Concerted Action: This type of data-driven goal-setting is embodied in the commitment made in 2017 by Los Angeles Mayor Eric Garcetti to decrease the number of unsheltered Angelenos by 50 percent in five years, and functionally end homelessness in 10 years. This predates the city’s commitment to the SDGs, but it demonstrates the mobilizing effect of aligning policy and budget against a publicly accountable goal: a county bond issued for $355 million annually for services and programs, a city bond issued for $1.2 billion for supportive housing, and a mayoral executive directive given to expedite the process of standing up temporary shelters. At the global level, the SDGs have been catalysts for new partnerships among government and the private sector, universities, civil society, and citizens. Investment managers such as PIMCO and Calpers are analyzing how the SDGs measure environmental, social, and governance factors critical to financial performance, while businesses are seeking ways to highlight their leadership.
Another way for America to lead
As cities cooperate through networks such as C40 to address climate change, 100 Resilient Cities to deal with shocks and stresses, and Strong Cities to end violent extremism, they have increasingly found a collective voice on tough global issues, separate from their national government. While the full implications of this political shift are unclear, it has provided an alternative path for American global leadership. One of the most compelling virtues of the SDGs reported by cities globally is their ability to excite and engage citizens, including youth and millennial leaders. This may help cities deal with the trickiest part of their global engagement: getting their residents to care about—or at least see the value of—their forays on the global stage.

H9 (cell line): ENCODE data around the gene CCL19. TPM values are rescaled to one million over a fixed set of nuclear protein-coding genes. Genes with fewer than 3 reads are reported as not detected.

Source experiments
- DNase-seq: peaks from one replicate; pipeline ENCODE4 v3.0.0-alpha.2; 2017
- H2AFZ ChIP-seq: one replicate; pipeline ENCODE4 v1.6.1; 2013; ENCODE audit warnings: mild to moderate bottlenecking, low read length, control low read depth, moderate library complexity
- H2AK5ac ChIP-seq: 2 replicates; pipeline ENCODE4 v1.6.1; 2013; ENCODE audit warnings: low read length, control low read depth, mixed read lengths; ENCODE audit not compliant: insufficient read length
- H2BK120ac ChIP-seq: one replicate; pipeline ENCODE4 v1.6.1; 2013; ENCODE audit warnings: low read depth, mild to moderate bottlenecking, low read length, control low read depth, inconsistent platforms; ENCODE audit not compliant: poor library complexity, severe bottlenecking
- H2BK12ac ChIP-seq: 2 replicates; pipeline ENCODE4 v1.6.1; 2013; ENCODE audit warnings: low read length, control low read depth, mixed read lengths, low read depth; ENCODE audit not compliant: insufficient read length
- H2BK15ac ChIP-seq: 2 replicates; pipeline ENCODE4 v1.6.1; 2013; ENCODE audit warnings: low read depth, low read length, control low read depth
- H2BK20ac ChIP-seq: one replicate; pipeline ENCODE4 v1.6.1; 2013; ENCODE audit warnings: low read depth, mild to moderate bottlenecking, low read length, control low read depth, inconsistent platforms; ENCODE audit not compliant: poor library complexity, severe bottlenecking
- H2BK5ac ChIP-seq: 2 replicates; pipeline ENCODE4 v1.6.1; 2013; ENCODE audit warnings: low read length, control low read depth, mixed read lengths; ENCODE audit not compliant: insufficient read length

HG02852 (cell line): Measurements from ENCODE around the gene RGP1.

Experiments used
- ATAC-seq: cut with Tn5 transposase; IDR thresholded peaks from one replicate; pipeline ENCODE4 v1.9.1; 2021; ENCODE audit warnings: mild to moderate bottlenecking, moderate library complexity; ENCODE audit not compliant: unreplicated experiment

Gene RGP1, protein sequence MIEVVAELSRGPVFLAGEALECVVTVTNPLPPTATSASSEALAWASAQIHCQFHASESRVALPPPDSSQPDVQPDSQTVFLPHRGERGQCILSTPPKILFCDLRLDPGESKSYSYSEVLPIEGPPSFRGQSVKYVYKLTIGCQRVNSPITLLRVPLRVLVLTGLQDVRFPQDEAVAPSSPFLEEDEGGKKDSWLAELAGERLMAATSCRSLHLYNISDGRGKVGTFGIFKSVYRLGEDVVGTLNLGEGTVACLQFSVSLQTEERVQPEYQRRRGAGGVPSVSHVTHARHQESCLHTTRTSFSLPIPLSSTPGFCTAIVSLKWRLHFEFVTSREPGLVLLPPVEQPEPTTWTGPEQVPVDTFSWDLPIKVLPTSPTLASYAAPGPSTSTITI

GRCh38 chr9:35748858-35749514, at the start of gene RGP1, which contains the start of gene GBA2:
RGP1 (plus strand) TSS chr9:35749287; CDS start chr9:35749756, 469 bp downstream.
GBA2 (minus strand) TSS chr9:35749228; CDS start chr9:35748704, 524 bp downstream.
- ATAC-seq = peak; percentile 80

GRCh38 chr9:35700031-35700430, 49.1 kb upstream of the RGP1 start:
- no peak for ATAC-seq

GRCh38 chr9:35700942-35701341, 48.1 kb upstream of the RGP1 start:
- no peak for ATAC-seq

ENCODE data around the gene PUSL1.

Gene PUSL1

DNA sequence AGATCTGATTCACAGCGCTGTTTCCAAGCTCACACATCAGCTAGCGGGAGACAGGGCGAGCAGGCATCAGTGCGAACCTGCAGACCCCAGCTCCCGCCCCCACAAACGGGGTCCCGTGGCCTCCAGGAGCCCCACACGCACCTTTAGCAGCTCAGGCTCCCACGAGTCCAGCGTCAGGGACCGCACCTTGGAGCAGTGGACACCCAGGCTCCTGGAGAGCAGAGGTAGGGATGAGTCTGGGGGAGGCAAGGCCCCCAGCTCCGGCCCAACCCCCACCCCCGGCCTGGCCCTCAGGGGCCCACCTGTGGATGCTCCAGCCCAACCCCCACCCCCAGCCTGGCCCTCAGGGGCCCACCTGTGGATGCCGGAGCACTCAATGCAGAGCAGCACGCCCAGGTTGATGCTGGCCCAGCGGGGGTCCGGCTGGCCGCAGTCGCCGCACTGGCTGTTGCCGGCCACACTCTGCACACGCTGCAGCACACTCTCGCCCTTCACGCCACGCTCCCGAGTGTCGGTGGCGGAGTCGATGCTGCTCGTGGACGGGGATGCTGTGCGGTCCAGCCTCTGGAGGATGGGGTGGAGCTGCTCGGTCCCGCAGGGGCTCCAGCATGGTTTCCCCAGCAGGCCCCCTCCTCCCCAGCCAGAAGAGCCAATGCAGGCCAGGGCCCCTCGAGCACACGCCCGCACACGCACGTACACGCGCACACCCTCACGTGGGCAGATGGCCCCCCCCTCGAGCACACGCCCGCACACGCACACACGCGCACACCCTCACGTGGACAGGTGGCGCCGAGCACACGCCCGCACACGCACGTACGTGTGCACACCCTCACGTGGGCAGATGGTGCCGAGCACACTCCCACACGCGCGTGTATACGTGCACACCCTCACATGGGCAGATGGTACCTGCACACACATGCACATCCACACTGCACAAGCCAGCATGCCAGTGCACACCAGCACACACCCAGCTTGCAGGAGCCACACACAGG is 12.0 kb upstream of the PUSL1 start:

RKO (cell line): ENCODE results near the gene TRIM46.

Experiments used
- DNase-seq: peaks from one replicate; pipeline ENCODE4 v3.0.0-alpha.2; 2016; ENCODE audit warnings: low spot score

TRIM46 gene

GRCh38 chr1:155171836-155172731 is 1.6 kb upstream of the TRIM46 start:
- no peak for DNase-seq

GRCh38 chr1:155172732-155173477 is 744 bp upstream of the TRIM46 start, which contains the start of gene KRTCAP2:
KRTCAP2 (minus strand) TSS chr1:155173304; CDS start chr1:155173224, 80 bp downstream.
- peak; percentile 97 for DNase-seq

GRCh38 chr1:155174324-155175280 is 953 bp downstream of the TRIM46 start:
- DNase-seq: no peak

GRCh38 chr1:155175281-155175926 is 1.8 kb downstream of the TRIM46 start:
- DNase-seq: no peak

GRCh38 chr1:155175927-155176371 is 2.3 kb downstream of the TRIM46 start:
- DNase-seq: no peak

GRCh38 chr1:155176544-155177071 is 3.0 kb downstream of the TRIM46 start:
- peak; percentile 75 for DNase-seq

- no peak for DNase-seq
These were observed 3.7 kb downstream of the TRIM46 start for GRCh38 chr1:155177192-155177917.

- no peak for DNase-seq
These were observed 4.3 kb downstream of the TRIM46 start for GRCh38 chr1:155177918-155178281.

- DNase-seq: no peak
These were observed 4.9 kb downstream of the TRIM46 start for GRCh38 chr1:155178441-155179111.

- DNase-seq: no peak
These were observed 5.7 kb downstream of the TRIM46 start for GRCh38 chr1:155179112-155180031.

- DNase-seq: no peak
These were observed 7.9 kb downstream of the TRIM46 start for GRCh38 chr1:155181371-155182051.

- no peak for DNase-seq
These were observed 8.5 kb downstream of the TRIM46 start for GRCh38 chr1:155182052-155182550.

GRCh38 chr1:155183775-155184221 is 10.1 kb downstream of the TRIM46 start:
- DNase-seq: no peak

Adopting the SDGs is quite easy; serious implementation is much harder. Cities will always need to find customized ways to manage and prioritize. But the SDGs offer a blueprint and useful metrics for city leaders to advance local economic, civic, and environmental imperatives. They give U.S. cities an incentive to play a prominent role in solving the world’s problems while solving their own. At a time when traditional forms of global cooperation are under pressure, this may be a good way for the U.S. to retain the mantle of leadership in development, both at home and globally.
[On the role of the United States at the COP 24 U.N. climate negotiations] They don’t have credibility and leadership capacity and leverage, of course, the way they used to.
[On the role of the United States in the COP 24 U.N. climate negotiations] In Paris there were a lot of countries who took a deep breath and went beyond their comfort zone. [At COP24 at the] political level, there’s no U.S. leverage. The absence of the U.S. hurts for sure, but I think there are plenty of grownups who can get us there ... It would be a different deal if the U.S. were here.